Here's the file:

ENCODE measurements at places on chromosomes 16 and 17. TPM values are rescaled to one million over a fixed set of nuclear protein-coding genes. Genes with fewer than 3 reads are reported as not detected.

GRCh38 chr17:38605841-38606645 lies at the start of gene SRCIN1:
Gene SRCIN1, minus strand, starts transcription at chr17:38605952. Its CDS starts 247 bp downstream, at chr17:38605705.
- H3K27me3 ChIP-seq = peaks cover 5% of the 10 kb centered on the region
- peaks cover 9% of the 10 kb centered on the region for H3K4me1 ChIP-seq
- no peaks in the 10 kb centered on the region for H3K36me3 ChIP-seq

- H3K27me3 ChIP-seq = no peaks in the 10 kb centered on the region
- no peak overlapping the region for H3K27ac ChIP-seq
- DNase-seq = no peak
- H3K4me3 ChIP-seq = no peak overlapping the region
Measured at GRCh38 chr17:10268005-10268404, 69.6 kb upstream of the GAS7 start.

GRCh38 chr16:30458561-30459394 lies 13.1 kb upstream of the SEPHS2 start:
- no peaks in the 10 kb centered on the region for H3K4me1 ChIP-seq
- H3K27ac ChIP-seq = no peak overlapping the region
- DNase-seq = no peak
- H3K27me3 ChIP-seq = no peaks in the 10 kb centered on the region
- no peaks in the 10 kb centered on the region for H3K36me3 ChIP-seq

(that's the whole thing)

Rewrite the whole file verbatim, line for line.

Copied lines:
ENCODE measurements at places on chromosomes 16 and 17. TPM values are rescaled to one million over a fixed set of nuclear protein-coding genes. Genes with fewer than 3 reads are reported as not detected.

GRCh38 chr17:38605841-38606645 lies at the start of gene SRCIN1:
Gene SRCIN1, minus strand, starts transcription at chr17:38605952. Its CDS starts 247 bp downstream, at chr17:38605705.
- H3K27me3 ChIP-seq = peaks cover 5% of the 10 kb centered on the region
- peaks cover 9% of the 10 kb centered on the region for H3K4me1 ChIP-seq
- no peaks in the 10 kb centered on the region for H3K36me3 ChIP-seq

- H3K27me3 ChIP-seq = no peaks in the 10 kb centered on the region
- no peak overlapping the region for H3K27ac ChIP-seq
- DNase-seq = no peak
- H3K4me3 ChIP-seq = no peak overlapping the region
Measured at GRCh38 chr17:10268005-10268404, 69.6 kb upstream of the GAS7 start.

GRCh38 chr16:30458561-30459394 lies 13.1 kb upstream of the SEPHS2 start:
- no peaks in the 10 kb centered on the region for H3K4me1 ChIP-seq
- H3K27ac ChIP-seq = no peak overlapping the region
- DNase-seq = no peak
- H3K27me3 ChIP-seq = no peaks in the 10 kb centered on the region
- no peaks in the 10 kb centered on the region for H3K36me3 ChIP-seq